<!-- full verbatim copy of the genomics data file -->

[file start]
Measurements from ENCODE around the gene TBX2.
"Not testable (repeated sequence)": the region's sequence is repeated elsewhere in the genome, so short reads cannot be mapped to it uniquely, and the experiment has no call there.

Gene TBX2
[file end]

Measurements from ENCODE around the gene TBX2.
"Not testable (repeated sequence)": the region's sequence is repeated elsewhere in the genome, so short reads cannot be mapped to it uniquely, and the experiment has no call there.

Gene TBX2